- 01:03:30 Quakecon coverage at pcper.com/workshop. Hope to see you there!
- 01:04:15 Closing/outro
Subject: General Tech | June 27, 2012 - 01:07 AM | Tim Verry
Tagged: origin, mass effect 3, gaming, ea, dlc
Today Electronic Arts made the Extended Cut DLC available for users to download. Reportedly, it would wrap up plot holes, explain the Reapers further, and actually be influenced by all the choices that you made throughout the game.
I’ll admit that I eagerly downloaded it and went in with high hopes for a better and more personalized (and meaningful) ending. I won’t spoil it for you but the new DLC adds a couple cut scenes to each of the three traditional ending choices and even adds an alternate ending as well.
The download is a bit over 800 MB, and even around 10PM CST I was able to max out my Internet connection to download the full game and the DLC pack. To get the DLC, open up Origin, click on the “My Games” tab, then click on the little “i” icon in the lower left of the Mass Effect 3 icon. It will now open the Mass Effect 3 game details panel. In the upper right-hand corner, click on the “Shop for add-ons” button. Find the Extended Cut pack (free), and download it.
Once downloaded and installed, you will be able to start up the game and load a save just before you enter the Citadel in the final level. The steps needed to find and install the download were not as intuitive as the simple instructions EA provided, so I hope my path to the DLC will help you (I spent quite a few minutes trying to find the area they said to go to... may be related to a different version of the Origin client and me not being very familiar with the interface, but still).
Warning Spoilers after the break. You’ve been warned!
Introduction, Design, User Interface
This summer is shaping up to be an amazing time to buy a gaming laptop. Intel has launched its Ivy Bridge processors, bringing faster performance to the entire range without increasing power consumption. Nvidia’s new Kepler based parts, although technically launched a couple months ago, are only now widely available.
We’ve already looked at many low-end solutions including Trinity, HD 4000 and the Kepler-based Nvidia GT 640M. We’ve also looked at one high-end gaming solution in the form of the ASUS G75V.
Today we're reviewing the Origin EON17-S, an obvious competitor to the G75V. It's packing an Nvidia GTX 675M. An Intel Core i7-3920XM joins the party as well. Clearly, this laptop is meant to provide maximum performance - as the other specifications make clear.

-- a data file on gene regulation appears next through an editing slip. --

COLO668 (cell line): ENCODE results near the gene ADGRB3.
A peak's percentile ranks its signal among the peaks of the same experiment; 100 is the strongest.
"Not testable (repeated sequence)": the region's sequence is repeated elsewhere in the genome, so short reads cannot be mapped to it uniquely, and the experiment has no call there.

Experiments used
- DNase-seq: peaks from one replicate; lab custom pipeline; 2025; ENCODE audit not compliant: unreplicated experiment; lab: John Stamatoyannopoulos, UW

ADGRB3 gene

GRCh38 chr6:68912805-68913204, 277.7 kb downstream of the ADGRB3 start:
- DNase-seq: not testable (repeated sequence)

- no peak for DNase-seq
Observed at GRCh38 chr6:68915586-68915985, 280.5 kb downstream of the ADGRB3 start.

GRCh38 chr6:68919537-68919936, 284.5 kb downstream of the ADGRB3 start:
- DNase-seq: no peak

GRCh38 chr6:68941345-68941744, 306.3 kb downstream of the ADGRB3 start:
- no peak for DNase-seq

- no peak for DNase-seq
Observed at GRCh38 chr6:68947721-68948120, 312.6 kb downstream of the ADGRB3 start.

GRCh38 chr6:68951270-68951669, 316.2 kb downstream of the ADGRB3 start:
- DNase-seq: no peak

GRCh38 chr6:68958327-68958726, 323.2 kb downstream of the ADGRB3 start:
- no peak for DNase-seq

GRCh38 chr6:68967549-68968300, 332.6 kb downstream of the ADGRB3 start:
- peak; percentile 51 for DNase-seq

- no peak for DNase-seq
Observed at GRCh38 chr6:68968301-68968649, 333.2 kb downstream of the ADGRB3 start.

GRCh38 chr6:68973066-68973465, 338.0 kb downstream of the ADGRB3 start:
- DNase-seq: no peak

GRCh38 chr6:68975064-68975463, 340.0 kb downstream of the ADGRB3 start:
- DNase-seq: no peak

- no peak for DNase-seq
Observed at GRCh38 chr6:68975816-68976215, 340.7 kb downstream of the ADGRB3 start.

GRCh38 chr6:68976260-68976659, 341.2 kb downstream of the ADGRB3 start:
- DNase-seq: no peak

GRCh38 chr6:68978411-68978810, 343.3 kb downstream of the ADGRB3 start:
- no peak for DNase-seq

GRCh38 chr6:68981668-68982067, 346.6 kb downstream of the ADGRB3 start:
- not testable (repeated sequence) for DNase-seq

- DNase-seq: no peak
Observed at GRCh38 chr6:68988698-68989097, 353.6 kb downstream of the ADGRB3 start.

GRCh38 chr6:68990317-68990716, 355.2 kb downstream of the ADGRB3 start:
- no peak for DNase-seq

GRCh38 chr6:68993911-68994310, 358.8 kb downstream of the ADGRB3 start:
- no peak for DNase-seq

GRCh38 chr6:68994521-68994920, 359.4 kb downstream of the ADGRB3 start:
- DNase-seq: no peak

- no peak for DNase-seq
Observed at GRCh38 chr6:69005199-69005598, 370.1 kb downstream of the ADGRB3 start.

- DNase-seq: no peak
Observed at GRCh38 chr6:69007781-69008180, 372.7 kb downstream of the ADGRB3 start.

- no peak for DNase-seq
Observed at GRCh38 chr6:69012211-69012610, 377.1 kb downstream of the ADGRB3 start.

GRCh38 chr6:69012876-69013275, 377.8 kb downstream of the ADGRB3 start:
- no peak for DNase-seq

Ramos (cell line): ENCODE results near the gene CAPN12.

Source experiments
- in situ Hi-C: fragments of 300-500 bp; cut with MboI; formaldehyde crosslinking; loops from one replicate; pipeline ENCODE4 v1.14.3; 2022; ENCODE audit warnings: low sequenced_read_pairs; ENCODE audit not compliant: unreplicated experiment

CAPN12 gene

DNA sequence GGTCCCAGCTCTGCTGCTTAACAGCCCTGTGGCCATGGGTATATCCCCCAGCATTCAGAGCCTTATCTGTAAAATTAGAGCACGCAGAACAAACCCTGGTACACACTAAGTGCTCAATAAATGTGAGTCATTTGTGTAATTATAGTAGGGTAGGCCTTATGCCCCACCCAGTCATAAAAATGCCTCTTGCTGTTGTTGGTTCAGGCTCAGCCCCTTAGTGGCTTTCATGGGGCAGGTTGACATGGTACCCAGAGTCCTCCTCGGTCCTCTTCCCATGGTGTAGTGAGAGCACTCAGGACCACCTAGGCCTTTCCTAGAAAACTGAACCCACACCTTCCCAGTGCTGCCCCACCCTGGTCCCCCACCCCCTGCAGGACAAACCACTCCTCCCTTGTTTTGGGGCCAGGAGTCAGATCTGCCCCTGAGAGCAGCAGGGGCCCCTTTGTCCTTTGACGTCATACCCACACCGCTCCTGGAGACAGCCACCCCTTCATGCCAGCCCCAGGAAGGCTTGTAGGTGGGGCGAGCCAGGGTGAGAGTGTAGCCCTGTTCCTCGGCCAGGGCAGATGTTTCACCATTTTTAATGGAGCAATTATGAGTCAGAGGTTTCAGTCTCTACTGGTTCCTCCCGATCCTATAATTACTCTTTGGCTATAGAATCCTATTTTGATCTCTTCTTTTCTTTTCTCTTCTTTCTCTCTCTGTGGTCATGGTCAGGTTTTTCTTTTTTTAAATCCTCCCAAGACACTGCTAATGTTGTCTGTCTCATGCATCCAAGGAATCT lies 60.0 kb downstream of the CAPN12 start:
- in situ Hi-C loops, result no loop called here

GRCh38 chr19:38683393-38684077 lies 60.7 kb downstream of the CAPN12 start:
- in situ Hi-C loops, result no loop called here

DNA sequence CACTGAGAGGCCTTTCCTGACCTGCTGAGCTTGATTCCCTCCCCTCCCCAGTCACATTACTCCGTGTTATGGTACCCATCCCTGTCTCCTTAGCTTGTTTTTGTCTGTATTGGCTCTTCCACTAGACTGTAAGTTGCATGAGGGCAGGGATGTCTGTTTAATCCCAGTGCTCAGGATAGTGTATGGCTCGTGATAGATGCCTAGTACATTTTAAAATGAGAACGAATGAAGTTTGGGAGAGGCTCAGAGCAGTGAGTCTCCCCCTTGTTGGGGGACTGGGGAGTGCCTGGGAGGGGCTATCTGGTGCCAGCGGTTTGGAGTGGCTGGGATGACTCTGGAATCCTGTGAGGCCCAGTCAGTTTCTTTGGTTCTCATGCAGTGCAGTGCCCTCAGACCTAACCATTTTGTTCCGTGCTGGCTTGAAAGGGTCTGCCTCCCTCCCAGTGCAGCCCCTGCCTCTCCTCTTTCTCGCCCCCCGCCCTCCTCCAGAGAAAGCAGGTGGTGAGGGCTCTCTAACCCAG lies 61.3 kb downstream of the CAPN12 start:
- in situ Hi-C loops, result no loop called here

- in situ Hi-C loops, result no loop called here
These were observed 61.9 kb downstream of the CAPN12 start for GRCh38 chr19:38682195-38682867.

Though it has gobs of high-performance hardware our review unit did not arrive with an internal optical drive (it did come with an external Blu-Ray). The drive had been removed and a 1TB hard drive installed in its place. This is a clever bit of packaging that makes a lot of sense and isn’t offered by Alienware, Maingear or ASUS. While I know some gamers do still use optical drives, I personally can’t remember the last time one was required for install.
Our review unit tallies up at about $3500 bucks, which is expensive but not outrageous. Spending much more is difficult and requires that you either pony up for every frivolous option available or buy Nvidia Quadro graphics cards instead of the consumer-market GTX. Or you can put the price in reverse by downgrading to a Core i7-3610QM, which saves you over $1000.
Subject: General Tech | May 19, 2012 - 03:39 PM | Scott Michaud
Tagged: origin, Kickstarter, Indiegogo, crowdfunding, pc gaming
EA wishes to foster independent game distribution on their Origin platform. Developers of games which are crowd-funded through a service such as Indiegogo or Kickstarter will receive 100% revenue share from the service for 90 days.
I need to give EA credit when they do something good.
The Origin online distribution system is not as appreciated as Steam has been but that does not stop EA from trying. The service was made a requisite for PC games such as Battlefield 3 which was an annoyance to gamers -- much as Steam was an annoyance to Half Life 2 players. Whether Origin was a good service or not was irrelevant as customers just do not like to be forced to use a service to access unrelated content.